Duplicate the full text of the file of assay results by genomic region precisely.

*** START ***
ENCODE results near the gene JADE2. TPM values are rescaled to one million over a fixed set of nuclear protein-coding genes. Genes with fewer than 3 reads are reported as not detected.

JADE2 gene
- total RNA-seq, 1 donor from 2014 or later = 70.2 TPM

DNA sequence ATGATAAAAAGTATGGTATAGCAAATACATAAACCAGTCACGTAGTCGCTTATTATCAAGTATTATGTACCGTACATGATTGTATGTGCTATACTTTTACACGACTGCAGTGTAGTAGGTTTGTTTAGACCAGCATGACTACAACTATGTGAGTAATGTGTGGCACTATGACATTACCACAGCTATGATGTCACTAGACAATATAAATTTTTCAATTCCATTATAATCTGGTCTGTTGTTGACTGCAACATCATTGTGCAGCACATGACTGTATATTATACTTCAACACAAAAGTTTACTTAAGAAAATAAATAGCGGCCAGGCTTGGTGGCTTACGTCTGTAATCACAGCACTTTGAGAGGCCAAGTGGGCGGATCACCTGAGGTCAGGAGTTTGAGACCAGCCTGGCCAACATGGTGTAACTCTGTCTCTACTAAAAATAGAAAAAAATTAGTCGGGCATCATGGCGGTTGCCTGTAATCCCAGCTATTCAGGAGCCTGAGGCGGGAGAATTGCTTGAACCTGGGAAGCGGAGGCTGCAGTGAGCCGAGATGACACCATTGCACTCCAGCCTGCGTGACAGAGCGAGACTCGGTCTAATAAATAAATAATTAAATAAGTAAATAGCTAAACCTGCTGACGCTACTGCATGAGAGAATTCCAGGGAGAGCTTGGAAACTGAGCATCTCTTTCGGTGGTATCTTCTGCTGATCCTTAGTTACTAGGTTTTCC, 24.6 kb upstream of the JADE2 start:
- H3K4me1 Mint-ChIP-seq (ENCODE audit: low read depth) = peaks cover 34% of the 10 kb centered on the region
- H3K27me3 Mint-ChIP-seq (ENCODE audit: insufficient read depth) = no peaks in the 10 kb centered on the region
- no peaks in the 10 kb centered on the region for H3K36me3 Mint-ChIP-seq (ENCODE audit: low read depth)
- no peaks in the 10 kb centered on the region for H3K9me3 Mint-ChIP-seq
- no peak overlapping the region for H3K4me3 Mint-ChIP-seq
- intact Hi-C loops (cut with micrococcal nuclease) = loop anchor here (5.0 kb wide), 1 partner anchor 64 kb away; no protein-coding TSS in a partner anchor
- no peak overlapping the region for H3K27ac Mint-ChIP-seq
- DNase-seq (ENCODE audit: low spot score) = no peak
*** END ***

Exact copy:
ENCODE results near the gene JADE2. TPM values are rescaled to one million over a fixed set of nuclear protein-coding genes. Genes with fewer than 3 reads are reported as not detected.

JADE2 gene
- total RNA-seq, 1 donor from 2014 or later = 70.2 TPM

DNA sequence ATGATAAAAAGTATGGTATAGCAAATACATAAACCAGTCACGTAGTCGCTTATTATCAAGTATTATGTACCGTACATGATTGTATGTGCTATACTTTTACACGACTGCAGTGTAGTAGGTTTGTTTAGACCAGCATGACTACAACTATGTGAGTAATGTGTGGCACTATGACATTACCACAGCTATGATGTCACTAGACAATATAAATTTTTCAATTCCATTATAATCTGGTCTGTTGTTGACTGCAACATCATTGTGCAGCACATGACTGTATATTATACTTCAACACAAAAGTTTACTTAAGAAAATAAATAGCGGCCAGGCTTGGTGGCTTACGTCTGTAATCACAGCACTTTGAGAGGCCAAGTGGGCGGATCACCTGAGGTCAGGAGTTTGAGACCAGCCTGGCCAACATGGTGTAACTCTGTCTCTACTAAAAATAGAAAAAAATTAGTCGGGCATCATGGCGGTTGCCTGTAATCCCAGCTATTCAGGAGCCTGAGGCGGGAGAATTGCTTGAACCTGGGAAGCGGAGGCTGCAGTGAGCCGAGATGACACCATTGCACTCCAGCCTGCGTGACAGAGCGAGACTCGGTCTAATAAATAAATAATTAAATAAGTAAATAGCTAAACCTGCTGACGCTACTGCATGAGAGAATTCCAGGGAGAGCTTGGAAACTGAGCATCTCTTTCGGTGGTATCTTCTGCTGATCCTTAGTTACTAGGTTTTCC, 24.6 kb upstream of the JADE2 start:
- H3K4me1 Mint-ChIP-seq (ENCODE audit: low read depth) = peaks cover 34% of the 10 kb centered on the region
- H3K27me3 Mint-ChIP-seq (ENCODE audit: insufficient read depth) = no peaks in the 10 kb centered on the region
- no peaks in the 10 kb centered on the region for H3K36me3 Mint-ChIP-seq (ENCODE audit: low read depth)
- no peaks in the 10 kb centered on the region for H3K9me3 Mint-ChIP-seq
- no peak overlapping the region for H3K4me3 Mint-ChIP-seq
- intact Hi-C loops (cut with micrococcal nuclease) = loop anchor here (5.0 kb wide), 1 partner anchor 64 kb away; no protein-coding TSS in a partner anchor
- no peak overlapping the region for H3K27ac Mint-ChIP-seq
- DNase-seq (ENCODE audit: low spot score) = no peak